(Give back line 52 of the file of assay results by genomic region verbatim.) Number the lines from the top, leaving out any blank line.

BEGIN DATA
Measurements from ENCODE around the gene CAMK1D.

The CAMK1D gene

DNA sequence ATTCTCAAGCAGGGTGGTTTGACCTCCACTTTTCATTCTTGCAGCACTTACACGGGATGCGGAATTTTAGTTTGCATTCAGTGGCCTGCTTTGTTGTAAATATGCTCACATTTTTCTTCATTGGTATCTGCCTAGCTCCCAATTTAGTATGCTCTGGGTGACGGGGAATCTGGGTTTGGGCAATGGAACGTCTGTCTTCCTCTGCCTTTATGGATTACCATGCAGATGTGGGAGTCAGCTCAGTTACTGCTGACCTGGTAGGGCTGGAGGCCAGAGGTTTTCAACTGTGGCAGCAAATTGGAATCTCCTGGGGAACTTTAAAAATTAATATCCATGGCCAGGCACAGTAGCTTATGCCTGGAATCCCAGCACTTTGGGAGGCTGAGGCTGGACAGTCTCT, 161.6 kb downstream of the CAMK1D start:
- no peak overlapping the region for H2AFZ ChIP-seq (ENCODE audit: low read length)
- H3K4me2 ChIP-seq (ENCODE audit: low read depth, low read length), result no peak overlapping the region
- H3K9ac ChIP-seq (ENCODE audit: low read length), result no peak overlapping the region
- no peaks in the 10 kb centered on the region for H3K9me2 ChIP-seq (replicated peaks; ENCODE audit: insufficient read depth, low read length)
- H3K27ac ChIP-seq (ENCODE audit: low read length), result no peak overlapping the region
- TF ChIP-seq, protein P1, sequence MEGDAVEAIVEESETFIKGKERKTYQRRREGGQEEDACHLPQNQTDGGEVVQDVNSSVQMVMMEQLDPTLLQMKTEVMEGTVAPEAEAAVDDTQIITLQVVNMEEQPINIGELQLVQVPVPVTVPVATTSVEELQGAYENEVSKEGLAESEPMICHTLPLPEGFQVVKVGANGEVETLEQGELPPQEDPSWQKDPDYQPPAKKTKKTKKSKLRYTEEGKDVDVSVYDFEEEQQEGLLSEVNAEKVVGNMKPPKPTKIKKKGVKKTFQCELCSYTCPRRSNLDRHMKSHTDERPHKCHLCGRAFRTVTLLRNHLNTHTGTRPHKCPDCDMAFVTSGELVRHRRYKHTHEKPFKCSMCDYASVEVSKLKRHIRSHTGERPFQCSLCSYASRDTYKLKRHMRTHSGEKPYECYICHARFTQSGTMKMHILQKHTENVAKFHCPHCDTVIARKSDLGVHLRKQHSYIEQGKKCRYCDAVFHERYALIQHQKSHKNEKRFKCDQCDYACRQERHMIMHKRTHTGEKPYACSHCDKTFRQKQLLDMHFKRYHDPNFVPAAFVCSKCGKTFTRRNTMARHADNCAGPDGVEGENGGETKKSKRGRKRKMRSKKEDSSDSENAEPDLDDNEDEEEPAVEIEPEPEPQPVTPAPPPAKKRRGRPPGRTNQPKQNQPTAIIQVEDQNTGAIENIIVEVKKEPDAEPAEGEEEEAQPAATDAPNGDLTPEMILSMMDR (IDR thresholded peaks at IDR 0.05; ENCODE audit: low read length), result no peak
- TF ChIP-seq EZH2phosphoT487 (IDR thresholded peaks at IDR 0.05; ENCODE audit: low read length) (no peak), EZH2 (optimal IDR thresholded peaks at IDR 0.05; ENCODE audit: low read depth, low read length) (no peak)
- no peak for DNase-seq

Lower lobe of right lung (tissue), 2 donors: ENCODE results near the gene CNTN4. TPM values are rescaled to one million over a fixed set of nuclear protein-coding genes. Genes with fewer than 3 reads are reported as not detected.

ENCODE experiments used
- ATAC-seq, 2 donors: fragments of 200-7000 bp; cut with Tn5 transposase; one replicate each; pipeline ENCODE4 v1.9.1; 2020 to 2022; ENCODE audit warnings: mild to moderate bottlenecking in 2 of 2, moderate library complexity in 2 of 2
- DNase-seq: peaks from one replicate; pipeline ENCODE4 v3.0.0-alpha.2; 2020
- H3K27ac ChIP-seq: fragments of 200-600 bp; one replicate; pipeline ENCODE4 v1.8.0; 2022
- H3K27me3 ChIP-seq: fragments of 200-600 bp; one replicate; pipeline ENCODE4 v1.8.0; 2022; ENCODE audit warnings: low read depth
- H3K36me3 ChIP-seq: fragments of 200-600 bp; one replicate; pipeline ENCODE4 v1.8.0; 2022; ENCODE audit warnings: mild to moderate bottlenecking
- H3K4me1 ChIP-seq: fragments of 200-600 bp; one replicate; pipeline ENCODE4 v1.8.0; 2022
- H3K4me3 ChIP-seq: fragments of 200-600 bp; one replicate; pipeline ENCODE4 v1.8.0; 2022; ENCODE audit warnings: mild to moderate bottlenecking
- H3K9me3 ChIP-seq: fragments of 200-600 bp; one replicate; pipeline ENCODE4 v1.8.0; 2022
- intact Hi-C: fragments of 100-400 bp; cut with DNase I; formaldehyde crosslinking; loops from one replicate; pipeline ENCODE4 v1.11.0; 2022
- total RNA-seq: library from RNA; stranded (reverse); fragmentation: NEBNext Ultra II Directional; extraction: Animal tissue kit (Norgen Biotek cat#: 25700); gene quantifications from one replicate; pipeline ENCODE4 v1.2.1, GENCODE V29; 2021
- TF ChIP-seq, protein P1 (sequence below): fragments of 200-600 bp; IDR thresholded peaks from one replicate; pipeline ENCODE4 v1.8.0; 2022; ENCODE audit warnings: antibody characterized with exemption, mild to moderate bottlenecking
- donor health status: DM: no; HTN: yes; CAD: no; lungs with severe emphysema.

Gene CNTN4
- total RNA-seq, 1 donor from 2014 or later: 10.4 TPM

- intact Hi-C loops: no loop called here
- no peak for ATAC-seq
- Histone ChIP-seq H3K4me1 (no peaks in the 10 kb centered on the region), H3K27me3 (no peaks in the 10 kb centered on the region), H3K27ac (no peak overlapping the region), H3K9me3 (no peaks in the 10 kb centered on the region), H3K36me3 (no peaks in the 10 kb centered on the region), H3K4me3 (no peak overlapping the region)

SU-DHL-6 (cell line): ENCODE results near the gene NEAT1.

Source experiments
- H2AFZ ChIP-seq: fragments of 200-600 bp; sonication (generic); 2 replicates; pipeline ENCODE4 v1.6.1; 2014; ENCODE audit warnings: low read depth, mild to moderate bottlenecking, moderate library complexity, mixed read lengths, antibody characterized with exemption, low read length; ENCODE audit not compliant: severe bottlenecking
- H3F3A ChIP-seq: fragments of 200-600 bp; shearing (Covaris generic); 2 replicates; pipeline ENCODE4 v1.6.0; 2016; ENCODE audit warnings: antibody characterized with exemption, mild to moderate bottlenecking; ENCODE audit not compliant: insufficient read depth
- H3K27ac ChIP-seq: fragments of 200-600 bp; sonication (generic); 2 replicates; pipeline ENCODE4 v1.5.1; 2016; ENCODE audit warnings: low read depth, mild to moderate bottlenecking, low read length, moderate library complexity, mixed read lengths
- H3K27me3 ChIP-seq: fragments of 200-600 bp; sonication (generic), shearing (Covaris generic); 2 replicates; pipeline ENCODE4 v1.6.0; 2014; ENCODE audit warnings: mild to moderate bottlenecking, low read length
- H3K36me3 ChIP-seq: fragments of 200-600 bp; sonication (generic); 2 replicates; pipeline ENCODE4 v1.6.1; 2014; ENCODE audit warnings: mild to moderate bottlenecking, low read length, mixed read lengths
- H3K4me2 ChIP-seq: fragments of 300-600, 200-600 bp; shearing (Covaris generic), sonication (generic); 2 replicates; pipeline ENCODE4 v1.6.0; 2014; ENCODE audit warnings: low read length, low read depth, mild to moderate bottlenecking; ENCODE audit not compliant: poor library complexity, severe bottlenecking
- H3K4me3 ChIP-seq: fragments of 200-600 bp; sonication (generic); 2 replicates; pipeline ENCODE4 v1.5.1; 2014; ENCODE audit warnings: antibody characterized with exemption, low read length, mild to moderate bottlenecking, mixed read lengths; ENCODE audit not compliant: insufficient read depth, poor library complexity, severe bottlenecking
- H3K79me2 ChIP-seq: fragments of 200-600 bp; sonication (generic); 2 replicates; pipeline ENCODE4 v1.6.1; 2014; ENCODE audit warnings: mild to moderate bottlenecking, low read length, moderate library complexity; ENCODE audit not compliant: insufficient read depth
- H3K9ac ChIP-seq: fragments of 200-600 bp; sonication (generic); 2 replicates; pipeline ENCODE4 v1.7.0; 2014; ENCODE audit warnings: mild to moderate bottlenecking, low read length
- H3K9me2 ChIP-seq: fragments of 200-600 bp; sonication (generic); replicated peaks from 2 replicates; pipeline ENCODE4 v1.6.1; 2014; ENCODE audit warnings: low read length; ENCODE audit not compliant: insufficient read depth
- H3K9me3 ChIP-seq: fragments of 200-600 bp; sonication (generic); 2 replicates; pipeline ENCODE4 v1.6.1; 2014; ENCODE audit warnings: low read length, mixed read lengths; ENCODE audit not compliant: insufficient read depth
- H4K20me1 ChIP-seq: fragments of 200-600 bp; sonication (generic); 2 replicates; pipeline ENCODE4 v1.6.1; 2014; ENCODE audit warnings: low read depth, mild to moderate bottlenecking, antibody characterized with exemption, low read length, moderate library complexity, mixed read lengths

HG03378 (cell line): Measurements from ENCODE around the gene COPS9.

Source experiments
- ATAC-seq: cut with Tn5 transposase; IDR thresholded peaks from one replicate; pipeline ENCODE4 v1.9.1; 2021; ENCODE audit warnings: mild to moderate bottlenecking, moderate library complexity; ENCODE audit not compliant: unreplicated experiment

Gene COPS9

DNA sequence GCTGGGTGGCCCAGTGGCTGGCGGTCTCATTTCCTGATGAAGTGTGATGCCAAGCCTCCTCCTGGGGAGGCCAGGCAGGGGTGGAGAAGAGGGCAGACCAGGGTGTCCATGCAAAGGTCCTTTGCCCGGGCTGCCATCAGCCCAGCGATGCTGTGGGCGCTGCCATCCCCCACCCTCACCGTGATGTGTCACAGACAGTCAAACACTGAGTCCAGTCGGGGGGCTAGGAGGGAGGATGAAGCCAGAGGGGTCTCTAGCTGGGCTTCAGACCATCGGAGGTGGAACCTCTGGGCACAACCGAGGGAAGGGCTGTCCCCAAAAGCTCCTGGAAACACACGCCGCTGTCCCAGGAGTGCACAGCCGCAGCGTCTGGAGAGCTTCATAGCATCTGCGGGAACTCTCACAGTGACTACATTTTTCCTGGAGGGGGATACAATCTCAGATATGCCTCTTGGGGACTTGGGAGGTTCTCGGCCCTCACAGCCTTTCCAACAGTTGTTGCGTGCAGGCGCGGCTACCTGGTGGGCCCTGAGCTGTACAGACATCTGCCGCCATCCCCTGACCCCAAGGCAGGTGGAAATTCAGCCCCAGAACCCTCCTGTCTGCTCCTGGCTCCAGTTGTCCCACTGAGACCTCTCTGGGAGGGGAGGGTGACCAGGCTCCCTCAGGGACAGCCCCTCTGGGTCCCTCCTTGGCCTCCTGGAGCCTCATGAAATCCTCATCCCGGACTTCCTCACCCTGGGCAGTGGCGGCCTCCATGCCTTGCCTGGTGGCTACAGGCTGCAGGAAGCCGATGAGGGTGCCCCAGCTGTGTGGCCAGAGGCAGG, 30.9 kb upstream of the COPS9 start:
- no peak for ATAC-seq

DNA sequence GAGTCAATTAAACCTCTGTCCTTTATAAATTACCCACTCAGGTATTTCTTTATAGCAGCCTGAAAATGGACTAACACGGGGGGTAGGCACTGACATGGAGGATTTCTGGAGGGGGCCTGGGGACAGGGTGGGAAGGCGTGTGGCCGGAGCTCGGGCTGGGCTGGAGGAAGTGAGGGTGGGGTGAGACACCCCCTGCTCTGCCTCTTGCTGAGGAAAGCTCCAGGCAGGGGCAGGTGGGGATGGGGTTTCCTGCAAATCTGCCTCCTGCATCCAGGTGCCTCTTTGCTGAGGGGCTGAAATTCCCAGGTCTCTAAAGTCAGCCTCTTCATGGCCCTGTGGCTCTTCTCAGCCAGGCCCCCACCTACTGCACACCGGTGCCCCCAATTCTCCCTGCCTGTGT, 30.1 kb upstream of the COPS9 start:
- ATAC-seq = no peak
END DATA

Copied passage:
- ATAC-seq = no peak